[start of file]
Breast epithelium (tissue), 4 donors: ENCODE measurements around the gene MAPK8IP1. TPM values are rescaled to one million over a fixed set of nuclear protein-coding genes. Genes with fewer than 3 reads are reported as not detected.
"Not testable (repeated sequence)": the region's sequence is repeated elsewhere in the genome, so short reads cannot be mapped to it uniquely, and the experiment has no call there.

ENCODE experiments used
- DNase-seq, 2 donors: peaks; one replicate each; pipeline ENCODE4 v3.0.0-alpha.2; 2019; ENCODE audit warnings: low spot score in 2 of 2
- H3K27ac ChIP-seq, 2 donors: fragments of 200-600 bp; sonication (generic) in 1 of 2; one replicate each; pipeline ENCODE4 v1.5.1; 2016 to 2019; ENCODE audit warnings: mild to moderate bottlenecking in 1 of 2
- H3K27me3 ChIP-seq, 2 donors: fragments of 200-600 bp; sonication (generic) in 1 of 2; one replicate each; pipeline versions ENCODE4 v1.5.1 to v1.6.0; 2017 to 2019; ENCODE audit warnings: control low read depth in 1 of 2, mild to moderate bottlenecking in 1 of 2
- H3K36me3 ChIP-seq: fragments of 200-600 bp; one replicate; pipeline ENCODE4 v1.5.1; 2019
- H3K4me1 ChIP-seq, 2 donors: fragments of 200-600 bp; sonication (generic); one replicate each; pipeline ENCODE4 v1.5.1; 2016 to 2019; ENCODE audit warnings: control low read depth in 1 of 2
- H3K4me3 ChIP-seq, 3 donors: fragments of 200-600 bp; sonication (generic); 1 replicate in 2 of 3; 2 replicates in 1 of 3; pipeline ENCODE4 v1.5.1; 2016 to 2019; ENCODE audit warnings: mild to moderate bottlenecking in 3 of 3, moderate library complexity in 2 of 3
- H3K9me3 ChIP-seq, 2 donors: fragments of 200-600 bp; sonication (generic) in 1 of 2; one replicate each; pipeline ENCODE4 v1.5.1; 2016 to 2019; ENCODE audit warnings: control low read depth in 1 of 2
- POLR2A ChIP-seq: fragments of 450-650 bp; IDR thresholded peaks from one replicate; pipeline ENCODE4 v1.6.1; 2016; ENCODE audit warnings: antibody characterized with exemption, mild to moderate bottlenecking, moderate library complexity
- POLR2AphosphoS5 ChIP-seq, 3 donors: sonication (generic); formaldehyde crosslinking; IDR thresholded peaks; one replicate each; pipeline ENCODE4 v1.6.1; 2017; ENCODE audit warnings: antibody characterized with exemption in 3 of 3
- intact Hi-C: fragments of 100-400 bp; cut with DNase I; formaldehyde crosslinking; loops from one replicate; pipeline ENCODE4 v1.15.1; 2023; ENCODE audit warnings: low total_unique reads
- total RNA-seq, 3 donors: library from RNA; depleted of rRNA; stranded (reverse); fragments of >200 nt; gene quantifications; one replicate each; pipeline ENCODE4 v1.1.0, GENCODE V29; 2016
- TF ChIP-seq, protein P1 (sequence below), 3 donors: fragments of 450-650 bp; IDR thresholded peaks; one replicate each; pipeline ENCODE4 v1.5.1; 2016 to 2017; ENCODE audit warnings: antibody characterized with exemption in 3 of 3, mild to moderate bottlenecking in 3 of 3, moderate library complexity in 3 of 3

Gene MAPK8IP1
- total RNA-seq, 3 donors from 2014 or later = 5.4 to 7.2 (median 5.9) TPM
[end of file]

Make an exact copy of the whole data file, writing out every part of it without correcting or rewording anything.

Breast epithelium (tissue), 4 donors: ENCODE measurements around the gene MAPK8IP1. TPM values are rescaled to one million over a fixed set of nuclear protein-coding genes. Genes with fewer than 3 reads are reported as not detected.
"Not testable (repeated sequence)": the region's sequence is repeated elsewhere in the genome, so short reads cannot be mapped to it uniquely, and the experiment has no call there.

ENCODE experiments used
- DNase-seq, 2 donors: peaks; one replicate each; pipeline ENCODE4 v3.0.0-alpha.2; 2019; ENCODE audit warnings: low spot score in 2 of 2
- H3K27ac ChIP-seq, 2 donors: fragments of 200-600 bp; sonication (generic) in 1 of 2; one replicate each; pipeline ENCODE4 v1.5.1; 2016 to 2019; ENCODE audit warnings: mild to moderate bottlenecking in 1 of 2
- H3K27me3 ChIP-seq, 2 donors: fragments of 200-600 bp; sonication (generic) in 1 of 2; one replicate each; pipeline versions ENCODE4 v1.5.1 to v1.6.0; 2017 to 2019; ENCODE audit warnings: control low read depth in 1 of 2, mild to moderate bottlenecking in 1 of 2
- H3K36me3 ChIP-seq: fragments of 200-600 bp; one replicate; pipeline ENCODE4 v1.5.1; 2019
- H3K4me1 ChIP-seq, 2 donors: fragments of 200-600 bp; sonication (generic); one replicate each; pipeline ENCODE4 v1.5.1; 2016 to 2019; ENCODE audit warnings: control low read depth in 1 of 2
- H3K4me3 ChIP-seq, 3 donors: fragments of 200-600 bp; sonication (generic); 1 replicate in 2 of 3; 2 replicates in 1 of 3; pipeline ENCODE4 v1.5.1; 2016 to 2019; ENCODE audit warnings: mild to moderate bottlenecking in 3 of 3, moderate library complexity in 2 of 3
- H3K9me3 ChIP-seq, 2 donors: fragments of 200-600 bp; sonication (generic) in 1 of 2; one replicate each; pipeline ENCODE4 v1.5.1; 2016 to 2019; ENCODE audit warnings: control low read depth in 1 of 2
- POLR2A ChIP-seq: fragments of 450-650 bp; IDR thresholded peaks from one replicate; pipeline ENCODE4 v1.6.1; 2016; ENCODE audit warnings: antibody characterized with exemption, mild to moderate bottlenecking, moderate library complexity
- POLR2AphosphoS5 ChIP-seq, 3 donors: sonication (generic); formaldehyde crosslinking; IDR thresholded peaks; one replicate each; pipeline ENCODE4 v1.6.1; 2017; ENCODE audit warnings: antibody characterized with exemption in 3 of 3
- intact Hi-C: fragments of 100-400 bp; cut with DNase I; formaldehyde crosslinking; loops from one replicate; pipeline ENCODE4 v1.15.1; 2023; ENCODE audit warnings: low total_unique reads
- total RNA-seq, 3 donors: library from RNA; depleted of rRNA; stranded (reverse); fragments of >200 nt; gene quantifications; one replicate each; pipeline ENCODE4 v1.1.0, GENCODE V29; 2016
- TF ChIP-seq, protein P1 (sequence below), 3 donors: fragments of 450-650 bp; IDR thresholded peaks; one replicate each; pipeline ENCODE4 v1.5.1; 2016 to 2017; ENCODE audit warnings: antibody characterized with exemption in 3 of 3, mild to moderate bottlenecking in 3 of 3, moderate library complexity in 3 of 3

Gene MAPK8IP1
- total RNA-seq, 3 donors from 2014 or later = 5.4 to 7.2 (median 5.9) TPM